No regrets for 60 yrs out of Kerala

BM Kutty,globetrotter born in Tirur,now political secretary of Baluchistan National Party.

Written by Deepu Sebastian Edmond | New Delhi | Published: August 12, 2011 4:11:49 am

The topic was Baluchistan,the panel discussion moderated by former high commissioner to Pakistan Mani Shanker Aiyar,and those on stage including Pakistan high commissioner Shahid Malik and former foreign minister Natwar Singh.

Then a member of the audience at the India Islamic Cultural Centre asked the political secretary of the Baluchistan National Party,“Mr Kutty,there is a saying that you can keep a Mallu out of Kerala,but you cannot keep Kerala out of a Mallu. Have you retained your ties with Kerala all these years?”

“The question is,” Aiyar corrected,“how do you keep a Mallu in Kerala?”

Biyyathil Moideen Kutty’s story would suggest that you cannot,though a relative says he does come home every year. Born on July 15,1930,the first of five children in a landowning family in Chilavil-Ponmundom village in Tirur,he left home at age 19,spurred by what he calls a love for geography,“fell in love with Lahore” and married a Pakistani woman.

He is now in Delhi to release his autobiography,Sixty Years in Self-exile: No Regrets. “It is self-explanatory. I went on my own,and I have no regrets,” Kutty says in fluent Malayalam of the Malappuram kind.

“I didn’t go to Pakistan for religious reasons,” he said in reply to a question. “It was because of my love for geography. I have always wanted to go to Lahore,where the tombs of Jehangir,Noorjehan,Anarkali are… I wanted to go to the Khyber… and I went to all these places later! Well,all countries except America.”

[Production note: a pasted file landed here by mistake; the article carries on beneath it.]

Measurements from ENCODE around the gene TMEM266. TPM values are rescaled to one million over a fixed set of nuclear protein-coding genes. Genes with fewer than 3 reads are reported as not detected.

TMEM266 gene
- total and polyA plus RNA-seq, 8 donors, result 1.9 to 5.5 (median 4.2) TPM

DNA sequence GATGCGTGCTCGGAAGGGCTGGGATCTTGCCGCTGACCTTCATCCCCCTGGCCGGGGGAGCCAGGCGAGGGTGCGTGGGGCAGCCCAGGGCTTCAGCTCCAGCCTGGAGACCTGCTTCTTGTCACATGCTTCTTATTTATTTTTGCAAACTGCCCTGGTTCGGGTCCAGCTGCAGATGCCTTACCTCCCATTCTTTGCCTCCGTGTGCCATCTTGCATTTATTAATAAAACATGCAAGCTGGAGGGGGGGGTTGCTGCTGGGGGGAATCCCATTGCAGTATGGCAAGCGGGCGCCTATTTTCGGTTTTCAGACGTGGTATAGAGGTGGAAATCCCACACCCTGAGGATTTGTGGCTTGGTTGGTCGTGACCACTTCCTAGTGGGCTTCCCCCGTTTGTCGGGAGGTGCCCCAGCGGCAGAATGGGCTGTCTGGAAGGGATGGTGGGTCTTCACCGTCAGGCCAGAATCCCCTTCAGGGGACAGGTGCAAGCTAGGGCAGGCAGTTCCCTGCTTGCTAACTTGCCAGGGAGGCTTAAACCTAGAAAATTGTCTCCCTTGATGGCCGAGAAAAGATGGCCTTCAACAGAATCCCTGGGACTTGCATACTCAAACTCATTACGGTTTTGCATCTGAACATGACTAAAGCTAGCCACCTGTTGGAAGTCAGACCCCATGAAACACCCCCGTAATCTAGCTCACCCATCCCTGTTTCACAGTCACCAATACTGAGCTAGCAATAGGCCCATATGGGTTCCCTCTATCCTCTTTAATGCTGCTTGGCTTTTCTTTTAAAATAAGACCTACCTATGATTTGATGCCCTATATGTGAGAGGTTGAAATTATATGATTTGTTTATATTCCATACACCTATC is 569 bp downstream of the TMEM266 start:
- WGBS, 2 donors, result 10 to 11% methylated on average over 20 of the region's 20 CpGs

He began young in politics. “I began with the Kerala Students’ Front,of the old Communist Party,and then,in ’46 or so,joined the MSF” [of the Muslim League.

Kutty’s father had been a supporter of the Muslim League. “I was sent to the Mohammedan College in Madras… I was there only to satisfy my father; I was not comfortable there… I was there for four years… and had to study Science: physics,chemistry and natural science.”

In June 1949,after exams,“I sent a telegram to my parents that I would return home,but I didn’t. I did not even wait to collect my certificates; I left for Bombay.”

In August,along with fellow Malayali T K Moideen,he bought a ticket from Bombay Central to Jodhpur and,after a stop in Muhabao,entered Pakistan through Khokhrapur. They reached Karachi on August 14. The proverbial Mallu “crossed the road to join the other trade union”,and Kutty found many in Karachi.

Another Malayali,K M Kutty,helped him get a job with Larsen & Toubro,but he yearned for the tombs of Anarkali and Noorjehan. “After three months in L&T,not waiting for confirmation and an increment that came with it,I collected my salary,bought a rail ticket for Lahore and left,without telling anyone,” Kutty writes.

In Lahore,Kutty met A K Pillai,who let him stay along. Kerala still had not gone out of the Malayali: “By the way,he was a Hindu,but for me he was a Malayali,not a Hindu or a Muslim,” Kutty writes in his autobiography.

Pillai helped him get a job with India Coffee House,as an assistant manager. “Paradoxically,B M Kutty the committed socialist spent most of his professional career in the private sector,employed by a variety of national and multinational firms in different capacities,” writes Zafar Shaheed,former director of the International Labour Organisation,in a review of the autobiography.

Kutty married Birjis Siddiqui on January 21,1951. “I fell in love with Lahore… it was so very beautiful — like Kerala — with its gardens,and trees… and the people were so nice. I got married there,to a very pretty girl. She died last year… she lived with me for 60 years,and passed away.”

The wedding took place in Lahore. There were five Malayalis present.

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